Laura Ingalls Wilder: Prairie to Page - Favorite quotes from the “Little House” books

A Midwestern farm woman who published her first novel at age 65, Laura Ingalls Wilder transformed her frontier childhood into the best-selling “Little House” series. Wilder’s stories emphasized real life and celebrated stoicism and hard work. They continue to entertain and resonate with millions of readers today. Here’s a collection of favorite quotes and passages from the books to refresh your memories if you’ve read them, or to pique your curiosity if they’re still new to you:

“When the fiddle had stopped singing Laura called out softly, ‘What are days of auld lang syne, Pa?’
‘They are the days of a long time ago, Laura,’ Pa said. ‘Go to sleep, now.’
But Laura lay awake a little while, listening to Pa’s fiddle softly playing and to the lonely sound of the wind in the Big Woods.
She was glad that the cozy house, and Pa and Ma and the firelight and the music, were now. They could not be forgotten, she thought, because now is now. It can never be a long time ago.”
Little House in the Big Woods

 “They were cozy and comfortable in their little house made of logs, with the snow drifted around it and the wind crying because it could not get in by the fire.”
Little House in the Big Woods

“They had never thought of such a thing as having a penny. Think of having a whole penny for your very own. Think of having a cup and a cake and a stick of candy and a penny.
There had never been such a Christmas.”
Little House on the Prairie

“Once you begin being naughty, it is easier to go on and on, and sooner or later something dreadful happens.”
On the Banks of Plum Creek

“‘Ma!’ she cried. ‘There is a Santa Claus, isn’t there?’
‘Of course there’s a Santa Claus,’ said Ma.
‘The older you are, the more you know about Santa Claus,’ she said. ‘You are so big now, you know he can’t be just one man, don’t you? You know he is everywhere on Christmas Eve. He is in the Big Woods, and in Indian Territory, and far away in York State, and here. He comes down all the chimneys at the same time. You know that, don’t you?’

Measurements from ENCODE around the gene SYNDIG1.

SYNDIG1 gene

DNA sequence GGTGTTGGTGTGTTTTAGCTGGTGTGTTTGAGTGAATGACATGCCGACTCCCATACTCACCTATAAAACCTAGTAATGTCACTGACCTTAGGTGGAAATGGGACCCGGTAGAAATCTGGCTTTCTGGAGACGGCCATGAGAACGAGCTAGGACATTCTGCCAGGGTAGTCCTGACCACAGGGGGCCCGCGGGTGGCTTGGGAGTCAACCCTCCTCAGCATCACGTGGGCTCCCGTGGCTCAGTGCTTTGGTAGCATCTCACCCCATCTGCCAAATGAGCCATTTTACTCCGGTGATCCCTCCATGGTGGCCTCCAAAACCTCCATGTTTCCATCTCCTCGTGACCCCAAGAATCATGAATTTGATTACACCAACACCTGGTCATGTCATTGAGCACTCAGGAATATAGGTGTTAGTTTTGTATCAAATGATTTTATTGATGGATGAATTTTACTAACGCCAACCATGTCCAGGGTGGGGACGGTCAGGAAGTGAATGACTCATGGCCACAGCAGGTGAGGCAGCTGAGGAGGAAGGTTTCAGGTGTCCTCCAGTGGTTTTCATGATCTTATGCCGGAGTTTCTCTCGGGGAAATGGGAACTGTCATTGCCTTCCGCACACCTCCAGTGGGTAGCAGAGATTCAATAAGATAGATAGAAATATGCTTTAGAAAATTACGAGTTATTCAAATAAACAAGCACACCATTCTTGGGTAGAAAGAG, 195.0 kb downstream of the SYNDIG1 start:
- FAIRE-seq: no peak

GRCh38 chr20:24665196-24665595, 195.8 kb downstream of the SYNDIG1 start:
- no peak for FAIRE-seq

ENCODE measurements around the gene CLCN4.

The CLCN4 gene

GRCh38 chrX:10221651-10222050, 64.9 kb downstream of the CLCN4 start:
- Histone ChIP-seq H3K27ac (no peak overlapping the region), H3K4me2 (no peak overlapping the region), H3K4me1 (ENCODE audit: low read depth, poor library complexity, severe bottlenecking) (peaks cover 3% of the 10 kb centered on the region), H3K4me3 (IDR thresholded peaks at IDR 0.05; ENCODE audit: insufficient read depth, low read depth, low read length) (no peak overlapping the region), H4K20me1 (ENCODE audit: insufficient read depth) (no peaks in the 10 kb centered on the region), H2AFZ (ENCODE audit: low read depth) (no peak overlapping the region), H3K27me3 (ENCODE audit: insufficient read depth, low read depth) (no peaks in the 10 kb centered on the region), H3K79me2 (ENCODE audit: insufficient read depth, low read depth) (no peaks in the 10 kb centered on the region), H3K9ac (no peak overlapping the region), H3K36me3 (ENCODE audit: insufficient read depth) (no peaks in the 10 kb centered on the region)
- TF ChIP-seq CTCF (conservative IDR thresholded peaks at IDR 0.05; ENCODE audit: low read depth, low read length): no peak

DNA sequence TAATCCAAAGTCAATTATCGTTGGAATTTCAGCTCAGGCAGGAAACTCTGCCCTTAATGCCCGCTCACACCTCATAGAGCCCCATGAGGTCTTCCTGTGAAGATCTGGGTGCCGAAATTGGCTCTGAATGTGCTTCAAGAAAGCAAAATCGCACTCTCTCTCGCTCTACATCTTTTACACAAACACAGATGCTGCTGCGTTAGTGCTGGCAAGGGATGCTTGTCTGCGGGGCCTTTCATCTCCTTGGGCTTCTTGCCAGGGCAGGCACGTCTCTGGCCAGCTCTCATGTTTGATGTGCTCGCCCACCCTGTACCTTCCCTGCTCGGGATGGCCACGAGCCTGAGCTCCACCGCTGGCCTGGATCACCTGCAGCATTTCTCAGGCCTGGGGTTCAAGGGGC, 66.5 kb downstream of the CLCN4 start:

Then Ma told them something else about Santa Claus. He was everywhere, and besides that, he was all the time. Whenever anyone was unselfish, that was Santa Claus. Christmas Eve was the time when everybody was unselfish. On that one night, Santa Claus was everywhere, because everybody, all together, stopped being selfish and wanted other people to be happy. And in the morning, you saw what that had done.”
On the Banks of Plum Creek

“Pa took her hand and comforted it in his big one. He said, ‘We must do the best we can, Laura, and not grumble. What must be done is best done cheerfully.'”
On the Banks of Plum Creek

“Mary was too scared to move. Laura was too scared to stand still.”
On the Banks of Plum Creek

 “‘My goodness!’ Mary said. ‘I couldn’t be as mean as that Nellie Oleson.’
Laura thought: ‘I could. I could be meaner to her than she is to us, if Ma and Pa would let me.'”
On the Banks of Plum Creek

“‘These times are too progressive. Everything has changed too fast. Railroads and telegraphs and kerosene and coal stoves – they’re good to have but the trouble is, folks get to depend on ’em.’”
By the Shores of Silver Lake

We’d never get anything fixed to suit us if we waited for things to suit us before we started.”
By the Shores of Silver Lake

“‘Oh, Pa, let’s go on west!’
‘Mercy, Laura!’ Ma said. ‘Whatever—’ She could not go on.
‘I know, little Half-Pint,’ said Pa, and his voice was very kind. ‘You and I want to fly like the birds.’”
By the Shores of Silver Lake

“Cold is not so cold, if you are not afraid of it.”
The Long Winter

 “Laura felt a warmth inside her. It was very small, but it was strong. It was steady, like a tiny light in the dark, and it burned very low but no winds could make it flicker because it would not give up.”
The Long Winter

 “Anybody knew that no two men were alike. You could measure cloth with a yardstick, or distance by miles, but you could not lump men together and measure them by any rule. Brains and character did not depend on anything but the man himself. Some men did not have the sense at sixty that some had at sixteen.”
The Long Winter

“‘This earthly life is a battle,’ said Ma. ‘If it isn’t one thing to contend with, it’s another. It always has been so, and it always will be. The sooner you make up your mind to that, the better off you are, and more thankful for your pleasures.’”
Little Town on the Prairie

“If Wisdom’s ways you wisely seek, five things observe with care. To whom you speak, of whom you speak, and how and when and where.”
Little Town on the Prairie

“She had not known before that it takes two to make a smile.”
These Happy Golden Years

“‘Yes, and what good times we had when we were little,’ Laura answered. ‘But maybe the times that are coming will be even better. You never know.'”
These Happy Golden Years

 “‘I, write a book?’ Laura hooted.  She said blithely, ‘I’m going to be an old maid schoolteacher, like Miss Wilder.  Write your own book!’”
These Happy Golden Years

 

New documentary premieres December 29 at 8 p.m. on PBS.